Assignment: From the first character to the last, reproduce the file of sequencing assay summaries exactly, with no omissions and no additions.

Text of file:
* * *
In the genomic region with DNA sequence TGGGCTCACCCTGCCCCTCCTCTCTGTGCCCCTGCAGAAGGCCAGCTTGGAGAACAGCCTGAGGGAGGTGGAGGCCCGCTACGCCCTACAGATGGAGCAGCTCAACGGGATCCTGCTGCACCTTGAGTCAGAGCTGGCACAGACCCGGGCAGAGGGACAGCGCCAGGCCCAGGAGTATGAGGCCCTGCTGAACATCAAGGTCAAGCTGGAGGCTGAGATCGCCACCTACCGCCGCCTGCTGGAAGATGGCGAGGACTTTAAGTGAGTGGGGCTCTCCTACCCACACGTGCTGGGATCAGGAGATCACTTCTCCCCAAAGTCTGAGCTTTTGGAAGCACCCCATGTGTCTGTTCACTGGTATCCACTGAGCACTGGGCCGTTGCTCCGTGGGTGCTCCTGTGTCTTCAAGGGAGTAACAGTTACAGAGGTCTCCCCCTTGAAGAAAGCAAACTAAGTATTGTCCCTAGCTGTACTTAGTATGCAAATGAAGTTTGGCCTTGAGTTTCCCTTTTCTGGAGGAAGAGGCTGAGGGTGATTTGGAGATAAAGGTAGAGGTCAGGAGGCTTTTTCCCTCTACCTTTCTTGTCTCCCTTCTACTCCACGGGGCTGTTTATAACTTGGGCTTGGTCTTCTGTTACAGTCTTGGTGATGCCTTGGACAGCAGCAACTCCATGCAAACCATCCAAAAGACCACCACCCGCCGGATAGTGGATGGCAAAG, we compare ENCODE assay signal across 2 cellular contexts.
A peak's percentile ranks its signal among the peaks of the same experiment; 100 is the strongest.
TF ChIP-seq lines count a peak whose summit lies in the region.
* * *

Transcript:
In the genomic region with DNA sequence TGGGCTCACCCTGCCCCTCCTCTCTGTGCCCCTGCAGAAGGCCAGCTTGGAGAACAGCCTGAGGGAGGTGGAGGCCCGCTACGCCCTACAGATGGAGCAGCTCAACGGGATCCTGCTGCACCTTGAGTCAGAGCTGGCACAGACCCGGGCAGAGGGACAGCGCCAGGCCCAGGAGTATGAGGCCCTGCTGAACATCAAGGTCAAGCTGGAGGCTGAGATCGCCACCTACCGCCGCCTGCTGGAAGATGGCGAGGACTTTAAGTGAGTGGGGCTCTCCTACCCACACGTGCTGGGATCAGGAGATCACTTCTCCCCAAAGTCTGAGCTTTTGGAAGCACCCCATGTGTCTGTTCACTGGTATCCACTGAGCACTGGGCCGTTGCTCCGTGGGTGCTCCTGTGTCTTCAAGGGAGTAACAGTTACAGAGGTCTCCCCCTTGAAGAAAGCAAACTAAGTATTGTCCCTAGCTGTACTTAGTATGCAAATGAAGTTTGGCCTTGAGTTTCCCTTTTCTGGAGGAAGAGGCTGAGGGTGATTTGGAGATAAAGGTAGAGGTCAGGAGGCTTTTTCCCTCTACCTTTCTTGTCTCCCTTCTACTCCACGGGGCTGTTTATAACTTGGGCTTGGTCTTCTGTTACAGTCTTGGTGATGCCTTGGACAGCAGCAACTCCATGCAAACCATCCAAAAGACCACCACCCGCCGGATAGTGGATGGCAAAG, we compare ENCODE assay signal across 2 cellular contexts.
A peak's percentile ranks its signal among the peaks of the same experiment; 100 is the strongest.
TF ChIP-seq lines count a peak whose summit lies in the region.